What is Credit?
Credit is a deferred payment arrangement between a borrower and a lender that facilitates access to funds for repayment at a later date. Common types of credit include installment loans for large purchases such as a home or a car, as well as revolving credit arrangements including credit cards and lines of credit.
Types of credit fall under two main categories: Secured, where the borrower pledges a specific asset (such as investments or a home) as collateral; and Unsecured, where funds are borrowed without collateral. Given the reduced risk to the lender, secured forms of credit usually offer lower interest rates and higher credit limits.
The cost of credit
To cover the risk and costs associated with extending credit, a lender will charge the borrower interest or service charges depending on the agreement. These extra charges — the cost of credit — consist of any amount that exceeds the amount borrowed (the principal).
The amount of interest you are charged by a lender is determined by several factors. These include the prime rate, the type of lending product you want, the amount you wish to borrow, and the term over which you plan to pay the funds back. Of primary concern to a lender however, is your “creditworthiness” or ability to repay the loan. Before extending any kind of credit, a lender will carefully consider your income, the amount of debt you already have and your repayment history.
Why use credit?
Access to credit lessens the burden of paying cash outright for high-cost items, allowing you to spread the expense out over time. Credit is what makes purchasing major items like homes and cars possible for most Canadians, even those with substantial savings. Credit is also convenient, safe and easy to manage provided you stay on top of your monthly obligations.
Maintaining good credit
Establishing and maintaining good credit is essential in using lending products for major purchases. Keep your credit in good standing by honouring the terms of your agreements. Missing payments, making late payments or consistently exceeding your authorized credit card limit will negatively impact your credit privileges in the future. Every form of credit you carry, regardless of the amount, is an important part of your credit history and can affect your credit rating.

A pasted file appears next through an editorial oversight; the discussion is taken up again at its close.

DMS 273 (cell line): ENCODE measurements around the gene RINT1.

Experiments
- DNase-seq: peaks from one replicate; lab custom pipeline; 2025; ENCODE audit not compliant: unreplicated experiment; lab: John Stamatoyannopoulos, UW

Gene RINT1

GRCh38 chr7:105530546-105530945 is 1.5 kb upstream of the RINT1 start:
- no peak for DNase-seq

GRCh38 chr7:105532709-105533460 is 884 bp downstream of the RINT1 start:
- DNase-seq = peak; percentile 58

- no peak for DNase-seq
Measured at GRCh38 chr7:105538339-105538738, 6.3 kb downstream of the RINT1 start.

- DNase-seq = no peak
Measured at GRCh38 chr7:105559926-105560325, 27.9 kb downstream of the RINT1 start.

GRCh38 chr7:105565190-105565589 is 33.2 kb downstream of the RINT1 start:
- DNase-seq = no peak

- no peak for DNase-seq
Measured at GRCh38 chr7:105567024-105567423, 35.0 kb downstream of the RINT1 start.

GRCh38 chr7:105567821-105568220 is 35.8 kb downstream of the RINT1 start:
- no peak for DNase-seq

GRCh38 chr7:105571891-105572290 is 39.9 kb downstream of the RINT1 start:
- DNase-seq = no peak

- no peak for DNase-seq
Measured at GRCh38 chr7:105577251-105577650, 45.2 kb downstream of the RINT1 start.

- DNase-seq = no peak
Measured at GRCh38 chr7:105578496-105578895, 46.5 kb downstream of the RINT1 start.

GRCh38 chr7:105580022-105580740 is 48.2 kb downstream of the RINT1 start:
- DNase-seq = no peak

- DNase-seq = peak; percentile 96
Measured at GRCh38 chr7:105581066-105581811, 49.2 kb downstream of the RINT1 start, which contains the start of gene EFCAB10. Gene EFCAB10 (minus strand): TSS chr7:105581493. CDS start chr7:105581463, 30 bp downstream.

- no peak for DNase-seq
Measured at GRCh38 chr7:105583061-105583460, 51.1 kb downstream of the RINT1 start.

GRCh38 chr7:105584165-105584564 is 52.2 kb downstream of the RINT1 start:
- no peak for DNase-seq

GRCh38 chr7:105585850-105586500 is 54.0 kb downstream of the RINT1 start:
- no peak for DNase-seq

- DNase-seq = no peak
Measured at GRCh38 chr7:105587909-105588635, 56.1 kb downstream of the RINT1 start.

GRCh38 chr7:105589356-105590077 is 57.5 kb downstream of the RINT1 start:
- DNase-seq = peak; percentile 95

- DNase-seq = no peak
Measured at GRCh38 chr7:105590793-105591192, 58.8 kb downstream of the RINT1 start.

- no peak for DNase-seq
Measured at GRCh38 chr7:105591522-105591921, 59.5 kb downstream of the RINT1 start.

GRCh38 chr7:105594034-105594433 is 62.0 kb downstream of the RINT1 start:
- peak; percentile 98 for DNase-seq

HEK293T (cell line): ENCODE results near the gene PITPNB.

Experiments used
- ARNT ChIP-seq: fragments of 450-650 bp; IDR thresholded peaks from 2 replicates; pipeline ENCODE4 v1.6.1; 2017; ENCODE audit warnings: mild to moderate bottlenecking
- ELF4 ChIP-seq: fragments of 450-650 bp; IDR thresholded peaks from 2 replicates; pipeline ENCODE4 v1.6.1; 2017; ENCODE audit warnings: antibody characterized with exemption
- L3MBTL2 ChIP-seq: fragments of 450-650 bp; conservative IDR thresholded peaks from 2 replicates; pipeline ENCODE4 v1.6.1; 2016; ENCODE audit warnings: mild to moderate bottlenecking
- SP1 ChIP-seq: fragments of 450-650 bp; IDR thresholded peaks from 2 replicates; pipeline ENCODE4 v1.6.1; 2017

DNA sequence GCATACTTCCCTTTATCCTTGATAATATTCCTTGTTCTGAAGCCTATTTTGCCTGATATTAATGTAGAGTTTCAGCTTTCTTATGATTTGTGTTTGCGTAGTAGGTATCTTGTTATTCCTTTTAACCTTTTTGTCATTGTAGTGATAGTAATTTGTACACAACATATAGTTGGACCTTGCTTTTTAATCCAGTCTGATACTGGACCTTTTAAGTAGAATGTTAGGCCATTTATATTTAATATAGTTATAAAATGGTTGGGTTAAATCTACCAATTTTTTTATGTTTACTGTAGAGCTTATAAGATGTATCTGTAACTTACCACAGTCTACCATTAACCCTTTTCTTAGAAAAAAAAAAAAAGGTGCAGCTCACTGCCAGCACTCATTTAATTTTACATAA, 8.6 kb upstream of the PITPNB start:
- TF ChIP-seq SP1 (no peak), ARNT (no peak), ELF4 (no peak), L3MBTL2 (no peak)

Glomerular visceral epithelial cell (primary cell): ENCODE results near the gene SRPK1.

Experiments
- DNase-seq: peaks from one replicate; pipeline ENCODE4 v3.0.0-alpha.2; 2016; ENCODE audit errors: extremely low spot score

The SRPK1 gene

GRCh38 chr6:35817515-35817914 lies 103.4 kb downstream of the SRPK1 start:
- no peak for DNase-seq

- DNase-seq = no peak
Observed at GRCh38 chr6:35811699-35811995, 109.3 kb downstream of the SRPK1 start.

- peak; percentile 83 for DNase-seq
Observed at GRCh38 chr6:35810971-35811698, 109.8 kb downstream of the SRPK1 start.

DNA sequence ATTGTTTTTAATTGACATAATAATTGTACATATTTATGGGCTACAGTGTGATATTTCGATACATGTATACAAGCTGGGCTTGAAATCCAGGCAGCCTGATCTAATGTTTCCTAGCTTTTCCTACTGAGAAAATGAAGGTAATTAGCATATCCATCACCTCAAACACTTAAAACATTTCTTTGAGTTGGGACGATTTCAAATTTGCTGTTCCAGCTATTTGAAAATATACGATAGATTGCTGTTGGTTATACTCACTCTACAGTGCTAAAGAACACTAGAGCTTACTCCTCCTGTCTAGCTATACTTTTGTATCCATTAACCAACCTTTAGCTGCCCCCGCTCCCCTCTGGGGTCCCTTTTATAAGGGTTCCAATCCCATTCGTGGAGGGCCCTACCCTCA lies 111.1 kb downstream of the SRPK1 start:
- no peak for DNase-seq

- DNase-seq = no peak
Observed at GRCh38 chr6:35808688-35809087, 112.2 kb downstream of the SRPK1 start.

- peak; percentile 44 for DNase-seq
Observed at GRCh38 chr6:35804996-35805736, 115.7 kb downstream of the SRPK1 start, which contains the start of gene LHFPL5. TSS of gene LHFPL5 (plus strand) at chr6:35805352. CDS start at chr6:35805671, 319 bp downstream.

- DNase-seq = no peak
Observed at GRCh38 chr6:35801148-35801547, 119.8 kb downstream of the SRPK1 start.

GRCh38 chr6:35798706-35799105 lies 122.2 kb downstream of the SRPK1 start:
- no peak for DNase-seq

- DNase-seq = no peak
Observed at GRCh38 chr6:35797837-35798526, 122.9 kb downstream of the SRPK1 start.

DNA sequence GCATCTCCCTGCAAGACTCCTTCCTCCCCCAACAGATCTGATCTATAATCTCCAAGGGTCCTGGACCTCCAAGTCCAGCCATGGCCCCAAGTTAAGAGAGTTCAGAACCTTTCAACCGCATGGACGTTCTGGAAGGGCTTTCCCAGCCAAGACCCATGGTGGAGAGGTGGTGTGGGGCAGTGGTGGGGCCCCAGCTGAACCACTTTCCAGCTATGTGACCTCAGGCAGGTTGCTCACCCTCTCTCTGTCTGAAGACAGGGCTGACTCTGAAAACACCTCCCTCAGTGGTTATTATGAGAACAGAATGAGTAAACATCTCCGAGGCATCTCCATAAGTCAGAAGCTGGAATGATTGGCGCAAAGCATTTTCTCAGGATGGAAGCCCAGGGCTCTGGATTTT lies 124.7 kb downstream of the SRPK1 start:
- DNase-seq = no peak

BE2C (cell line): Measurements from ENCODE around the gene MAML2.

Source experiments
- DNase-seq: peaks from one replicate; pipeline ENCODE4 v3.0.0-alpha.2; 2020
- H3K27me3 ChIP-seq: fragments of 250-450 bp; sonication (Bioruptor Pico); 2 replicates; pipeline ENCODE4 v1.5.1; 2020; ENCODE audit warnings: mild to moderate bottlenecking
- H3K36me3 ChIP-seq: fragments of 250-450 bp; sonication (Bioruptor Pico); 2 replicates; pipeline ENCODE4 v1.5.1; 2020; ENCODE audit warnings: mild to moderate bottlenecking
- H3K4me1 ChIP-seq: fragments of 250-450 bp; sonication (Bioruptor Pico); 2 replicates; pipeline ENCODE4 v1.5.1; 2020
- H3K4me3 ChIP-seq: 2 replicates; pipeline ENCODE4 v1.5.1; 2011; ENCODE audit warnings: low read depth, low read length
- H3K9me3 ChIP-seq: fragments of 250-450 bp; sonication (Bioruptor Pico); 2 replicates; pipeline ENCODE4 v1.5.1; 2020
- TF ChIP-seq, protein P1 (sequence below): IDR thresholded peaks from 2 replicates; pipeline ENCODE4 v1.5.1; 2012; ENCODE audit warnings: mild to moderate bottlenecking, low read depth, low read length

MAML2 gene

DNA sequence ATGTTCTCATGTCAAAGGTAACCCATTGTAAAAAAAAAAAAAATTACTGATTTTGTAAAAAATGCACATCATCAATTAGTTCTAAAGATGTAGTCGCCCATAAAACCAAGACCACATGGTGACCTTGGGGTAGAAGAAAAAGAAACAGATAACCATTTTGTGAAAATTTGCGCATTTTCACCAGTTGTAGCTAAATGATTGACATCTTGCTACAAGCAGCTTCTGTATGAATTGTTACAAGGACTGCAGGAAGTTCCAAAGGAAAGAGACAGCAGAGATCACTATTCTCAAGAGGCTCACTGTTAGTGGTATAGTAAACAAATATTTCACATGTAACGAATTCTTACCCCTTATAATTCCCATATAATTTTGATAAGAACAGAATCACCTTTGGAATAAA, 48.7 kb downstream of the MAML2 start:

What is a credit rating?
In Canada, there are two large credit-rating agencies (Equifax Canada and TransUnion Canada) that track one’s credit rating.
Your credit rating is used to create a credit-rating number, or “credit score.” A high score tells potential lenders that you pay your bills (such as telephone, cable, and hydro) and repay loans on time.
Lenders check your credit rating to determine whether to give you credit, and how much. You have the right to know what information is in your credit file, and can get a free copy of it by contacting one of the two credit rating agencies listed above.
How to establish a credit rating
As a newcomer, you have no Canadian credit rating. One of the easiest and most effective ways to build a credit history is to get a Canadian credit card.
Credit cards can be “secured” or “unsecured.” As you use your credit card, you establish your credit history.
In addition to being a convenient way to make purchases, a credit card is:
- Useful as identification
- Interest-free, if the balance is paid in full every month on, or before, the due date
- Safer than cash
- A means of paying for items online
- The preferred means of payment for hotel bookings, car rentals, and airline tickets